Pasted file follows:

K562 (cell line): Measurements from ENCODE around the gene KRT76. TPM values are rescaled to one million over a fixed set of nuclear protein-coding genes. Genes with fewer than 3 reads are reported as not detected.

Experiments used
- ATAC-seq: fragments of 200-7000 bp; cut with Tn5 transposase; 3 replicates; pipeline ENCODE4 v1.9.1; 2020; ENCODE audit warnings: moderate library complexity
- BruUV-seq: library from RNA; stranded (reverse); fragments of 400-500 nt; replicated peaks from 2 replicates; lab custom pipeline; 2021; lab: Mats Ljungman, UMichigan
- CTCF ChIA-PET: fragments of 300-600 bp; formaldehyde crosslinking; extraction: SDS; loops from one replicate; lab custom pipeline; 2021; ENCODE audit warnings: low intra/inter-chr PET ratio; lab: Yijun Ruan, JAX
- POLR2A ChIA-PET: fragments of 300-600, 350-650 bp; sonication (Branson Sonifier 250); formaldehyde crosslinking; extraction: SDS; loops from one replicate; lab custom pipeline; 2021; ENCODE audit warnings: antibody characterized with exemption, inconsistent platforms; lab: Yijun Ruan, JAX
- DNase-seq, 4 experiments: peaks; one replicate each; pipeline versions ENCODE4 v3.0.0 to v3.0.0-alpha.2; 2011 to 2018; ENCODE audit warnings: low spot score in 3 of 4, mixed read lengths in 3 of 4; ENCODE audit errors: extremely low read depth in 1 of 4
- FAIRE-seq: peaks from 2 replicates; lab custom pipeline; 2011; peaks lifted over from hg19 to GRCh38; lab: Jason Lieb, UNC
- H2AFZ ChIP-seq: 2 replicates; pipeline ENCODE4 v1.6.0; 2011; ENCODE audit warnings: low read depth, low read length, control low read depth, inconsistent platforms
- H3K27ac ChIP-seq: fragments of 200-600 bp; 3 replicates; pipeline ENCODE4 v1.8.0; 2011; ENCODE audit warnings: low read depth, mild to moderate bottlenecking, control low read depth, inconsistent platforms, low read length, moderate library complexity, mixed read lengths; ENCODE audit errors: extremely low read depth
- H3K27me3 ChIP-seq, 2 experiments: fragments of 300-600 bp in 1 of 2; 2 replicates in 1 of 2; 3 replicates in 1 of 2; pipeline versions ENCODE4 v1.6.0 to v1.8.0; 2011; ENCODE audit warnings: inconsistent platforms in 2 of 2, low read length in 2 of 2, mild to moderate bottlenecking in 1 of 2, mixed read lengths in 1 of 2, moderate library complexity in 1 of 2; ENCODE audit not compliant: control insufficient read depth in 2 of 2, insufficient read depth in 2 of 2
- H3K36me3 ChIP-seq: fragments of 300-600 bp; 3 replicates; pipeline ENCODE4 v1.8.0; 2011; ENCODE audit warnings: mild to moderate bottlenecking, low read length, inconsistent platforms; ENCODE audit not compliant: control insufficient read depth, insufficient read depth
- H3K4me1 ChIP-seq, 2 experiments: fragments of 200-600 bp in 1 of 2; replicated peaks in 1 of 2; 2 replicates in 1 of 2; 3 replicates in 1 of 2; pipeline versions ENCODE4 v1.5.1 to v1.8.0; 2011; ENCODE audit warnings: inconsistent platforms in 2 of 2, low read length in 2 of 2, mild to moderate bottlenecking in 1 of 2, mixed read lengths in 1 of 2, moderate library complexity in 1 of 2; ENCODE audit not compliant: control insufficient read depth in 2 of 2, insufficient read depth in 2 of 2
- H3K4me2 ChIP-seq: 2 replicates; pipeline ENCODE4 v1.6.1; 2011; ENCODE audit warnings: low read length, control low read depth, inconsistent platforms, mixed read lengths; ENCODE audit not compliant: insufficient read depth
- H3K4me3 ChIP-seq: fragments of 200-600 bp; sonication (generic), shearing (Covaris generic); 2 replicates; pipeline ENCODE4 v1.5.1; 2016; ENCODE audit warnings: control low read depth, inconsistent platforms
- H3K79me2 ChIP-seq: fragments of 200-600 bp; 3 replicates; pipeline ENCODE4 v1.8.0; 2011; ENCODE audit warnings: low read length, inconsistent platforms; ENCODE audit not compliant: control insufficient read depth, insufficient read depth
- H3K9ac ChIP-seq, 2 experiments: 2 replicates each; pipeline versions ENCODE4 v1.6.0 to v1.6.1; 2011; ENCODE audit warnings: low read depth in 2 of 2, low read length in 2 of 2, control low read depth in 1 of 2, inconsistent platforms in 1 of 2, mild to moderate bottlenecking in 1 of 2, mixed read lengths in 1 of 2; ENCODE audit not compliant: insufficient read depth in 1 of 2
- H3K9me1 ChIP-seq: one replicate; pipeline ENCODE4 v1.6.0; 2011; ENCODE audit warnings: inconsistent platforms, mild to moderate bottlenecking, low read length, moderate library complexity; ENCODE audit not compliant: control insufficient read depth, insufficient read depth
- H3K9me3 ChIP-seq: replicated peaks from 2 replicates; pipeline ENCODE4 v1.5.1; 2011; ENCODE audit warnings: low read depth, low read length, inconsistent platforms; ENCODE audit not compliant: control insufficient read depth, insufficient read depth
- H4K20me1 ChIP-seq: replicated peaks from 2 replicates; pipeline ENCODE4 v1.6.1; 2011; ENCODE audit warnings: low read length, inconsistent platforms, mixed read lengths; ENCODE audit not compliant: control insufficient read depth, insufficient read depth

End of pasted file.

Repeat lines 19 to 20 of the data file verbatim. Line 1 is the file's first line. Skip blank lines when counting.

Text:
- H3K9me3 ChIP-seq: replicated peaks from 2 replicates; pipeline ENCODE4 v1.5.1; 2011; ENCODE audit warnings: low read depth, low read length, inconsistent platforms; ENCODE audit not compliant: control insufficient read depth, insufficient read depth
- H4K20me1 ChIP-seq: replicated peaks from 2 replicates; pipeline ENCODE4 v1.6.1; 2011; ENCODE audit warnings: low read length, inconsistent platforms, mixed read lengths; ENCODE audit not compliant: control insufficient read depth, insufficient read depth